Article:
Olga got her undergraduate degree at the University of Havana in Cuba. After graduating, she worked as a research assistant on several projects and as a curator for the plant collections at Cuba's National Museum of Natural History. Olga came to the USA 3 years ago and has worked here as a biology school teacher and as an administrative assistant in UM's nursing school. She started a non-thesis Masters degree in Biology at UM last year, but after working with me this summer on a project investigating the thermal ecology of trees in the Gifford Arboretum, I asked her to join our team as a full time PhD student. Olga plans to conduct her research looking at the effects of climate change on tropical plants and hopes to conduct field research in Cuba.
Post Doctoral Researchers
Dr. Tyeen Taylor
Variation in the metabolic traits of plant species produces a mosaic of physiological strategies at the scale of forests. To predict forest function, we must determine how metabolic traits affect both the performance of individual trees and, as a consequence, the functional composition of forests across environments. My research is focused around the emission of isoprene gas from tree leaves, a trait that helps trees tolerate physiological stress. In the atmosphere, isoprene significantly influences chemistry and physical processes such as aerosol and cloud formation. I developed a new instrument during my PhD that is uniquely capable of bringing isoprene research to the field. My results help to resolve the present and future metabolic mosaic of forests, and thereby their interactions with the atmosphere, by learning how isoprene affects the physiological differentiation and community assembly of tree species in tropical forests. I am currently a National Science Foundation Postdoctoral Research Fellow in Biology. For an example of my work, see Taylor et al., 2018, New Phytologist (DOI: 10.1111/nph.15304).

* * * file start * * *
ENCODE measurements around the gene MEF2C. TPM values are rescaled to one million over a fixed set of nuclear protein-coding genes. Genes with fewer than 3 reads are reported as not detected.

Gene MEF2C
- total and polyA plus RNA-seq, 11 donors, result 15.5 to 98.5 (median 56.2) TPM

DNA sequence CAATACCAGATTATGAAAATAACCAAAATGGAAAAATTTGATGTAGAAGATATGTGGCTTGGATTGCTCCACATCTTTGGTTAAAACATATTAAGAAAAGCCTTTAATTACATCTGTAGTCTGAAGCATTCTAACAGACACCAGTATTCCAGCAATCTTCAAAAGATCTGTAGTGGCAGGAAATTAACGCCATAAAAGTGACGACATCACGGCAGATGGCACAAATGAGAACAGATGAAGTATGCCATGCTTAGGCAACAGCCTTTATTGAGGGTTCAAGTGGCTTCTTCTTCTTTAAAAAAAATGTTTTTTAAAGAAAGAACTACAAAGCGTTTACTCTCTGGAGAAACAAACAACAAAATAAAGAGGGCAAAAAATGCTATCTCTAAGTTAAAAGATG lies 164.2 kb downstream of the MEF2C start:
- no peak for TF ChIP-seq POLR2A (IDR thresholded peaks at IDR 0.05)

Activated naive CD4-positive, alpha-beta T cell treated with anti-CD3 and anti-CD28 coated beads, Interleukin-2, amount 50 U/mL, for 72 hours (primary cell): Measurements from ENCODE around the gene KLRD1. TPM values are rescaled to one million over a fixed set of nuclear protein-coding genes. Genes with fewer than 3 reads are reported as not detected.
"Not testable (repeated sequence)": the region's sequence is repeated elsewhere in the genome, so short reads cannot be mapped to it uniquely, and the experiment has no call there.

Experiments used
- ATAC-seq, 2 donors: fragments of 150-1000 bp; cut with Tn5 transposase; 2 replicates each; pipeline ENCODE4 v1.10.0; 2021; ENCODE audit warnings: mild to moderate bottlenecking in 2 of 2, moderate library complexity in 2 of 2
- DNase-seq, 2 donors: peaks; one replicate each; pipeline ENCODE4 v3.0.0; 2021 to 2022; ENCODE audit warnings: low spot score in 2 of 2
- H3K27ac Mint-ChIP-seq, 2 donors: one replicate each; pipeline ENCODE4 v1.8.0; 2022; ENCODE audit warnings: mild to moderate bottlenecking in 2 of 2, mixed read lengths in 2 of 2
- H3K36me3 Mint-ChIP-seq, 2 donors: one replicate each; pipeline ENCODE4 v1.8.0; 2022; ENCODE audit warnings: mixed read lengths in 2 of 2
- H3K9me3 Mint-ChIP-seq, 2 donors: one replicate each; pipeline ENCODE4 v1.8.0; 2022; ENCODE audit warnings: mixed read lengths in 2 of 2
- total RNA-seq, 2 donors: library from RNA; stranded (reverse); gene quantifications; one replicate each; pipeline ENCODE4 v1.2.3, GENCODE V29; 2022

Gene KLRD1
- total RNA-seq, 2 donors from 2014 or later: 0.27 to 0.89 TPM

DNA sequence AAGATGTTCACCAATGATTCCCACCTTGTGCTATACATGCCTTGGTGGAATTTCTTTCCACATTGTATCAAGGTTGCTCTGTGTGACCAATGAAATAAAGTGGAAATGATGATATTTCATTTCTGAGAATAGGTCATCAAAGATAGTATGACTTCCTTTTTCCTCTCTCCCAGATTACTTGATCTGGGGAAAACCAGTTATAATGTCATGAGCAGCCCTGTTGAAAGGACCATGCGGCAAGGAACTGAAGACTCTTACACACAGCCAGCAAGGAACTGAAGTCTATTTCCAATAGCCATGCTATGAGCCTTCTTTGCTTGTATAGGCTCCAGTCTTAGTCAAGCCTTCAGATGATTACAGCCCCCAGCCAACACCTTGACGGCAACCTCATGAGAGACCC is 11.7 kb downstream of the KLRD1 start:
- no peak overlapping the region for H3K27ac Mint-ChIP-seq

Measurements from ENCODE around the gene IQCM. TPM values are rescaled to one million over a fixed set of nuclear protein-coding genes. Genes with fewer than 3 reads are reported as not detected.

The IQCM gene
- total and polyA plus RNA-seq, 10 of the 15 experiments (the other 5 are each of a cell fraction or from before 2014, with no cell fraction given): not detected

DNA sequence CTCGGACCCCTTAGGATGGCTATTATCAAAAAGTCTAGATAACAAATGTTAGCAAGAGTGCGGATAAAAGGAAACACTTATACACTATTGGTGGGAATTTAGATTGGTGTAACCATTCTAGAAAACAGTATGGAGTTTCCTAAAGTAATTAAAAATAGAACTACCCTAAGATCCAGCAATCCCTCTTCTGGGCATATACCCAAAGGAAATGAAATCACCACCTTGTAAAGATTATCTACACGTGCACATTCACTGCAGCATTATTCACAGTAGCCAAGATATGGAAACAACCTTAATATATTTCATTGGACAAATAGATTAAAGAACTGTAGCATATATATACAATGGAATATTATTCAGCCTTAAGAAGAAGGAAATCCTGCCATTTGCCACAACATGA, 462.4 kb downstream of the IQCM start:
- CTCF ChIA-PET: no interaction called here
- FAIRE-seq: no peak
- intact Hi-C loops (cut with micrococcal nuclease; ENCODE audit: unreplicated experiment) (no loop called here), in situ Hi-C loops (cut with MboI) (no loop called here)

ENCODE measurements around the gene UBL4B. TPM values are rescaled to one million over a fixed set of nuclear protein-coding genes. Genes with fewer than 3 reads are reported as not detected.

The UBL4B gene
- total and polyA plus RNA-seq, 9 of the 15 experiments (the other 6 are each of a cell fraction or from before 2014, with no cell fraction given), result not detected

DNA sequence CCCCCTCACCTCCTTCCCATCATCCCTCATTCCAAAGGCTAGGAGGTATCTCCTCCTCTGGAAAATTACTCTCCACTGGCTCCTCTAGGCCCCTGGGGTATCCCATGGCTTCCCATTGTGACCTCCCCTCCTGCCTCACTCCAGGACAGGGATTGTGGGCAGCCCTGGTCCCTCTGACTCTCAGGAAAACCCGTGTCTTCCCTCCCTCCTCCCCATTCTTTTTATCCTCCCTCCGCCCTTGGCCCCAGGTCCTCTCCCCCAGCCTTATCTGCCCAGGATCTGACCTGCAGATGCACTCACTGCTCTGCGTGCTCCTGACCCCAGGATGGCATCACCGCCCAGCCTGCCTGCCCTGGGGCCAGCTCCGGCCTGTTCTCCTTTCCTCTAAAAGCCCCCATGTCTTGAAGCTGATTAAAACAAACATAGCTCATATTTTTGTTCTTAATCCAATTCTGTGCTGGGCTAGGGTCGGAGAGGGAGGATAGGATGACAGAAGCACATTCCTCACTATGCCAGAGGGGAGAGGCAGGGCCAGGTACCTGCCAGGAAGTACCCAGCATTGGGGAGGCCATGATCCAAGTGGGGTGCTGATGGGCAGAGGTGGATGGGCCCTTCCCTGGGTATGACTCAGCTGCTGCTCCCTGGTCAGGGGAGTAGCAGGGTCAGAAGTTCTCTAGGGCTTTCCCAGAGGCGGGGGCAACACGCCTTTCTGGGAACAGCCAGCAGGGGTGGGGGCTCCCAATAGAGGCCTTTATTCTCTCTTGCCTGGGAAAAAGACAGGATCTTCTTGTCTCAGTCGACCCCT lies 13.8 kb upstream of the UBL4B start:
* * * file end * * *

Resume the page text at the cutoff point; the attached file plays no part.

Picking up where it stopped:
Dr. Richard Tito
Richard is from Peru and got his undergraduate Biology degree from UNSAAC University in Cusco, Peru. He got his Masters and PhD in Biology from the Federal University of Uberlandia in Brazil. For his graduate work, Richard worked with Heraldo Vascolcelos on several projects related to plant-herbivore interactions in the Brazilian cerrado. He also completed a set of transplant projects in Peru to look at the effects of climate change on local corn and potato production and started a similar transplant study to look at the effects of climate change on Weinmannia tree species in Manu National Park, Peru. As a postdoctoral associate he will continue working on this transplant project and will assist in several other ongoing projects in Peru.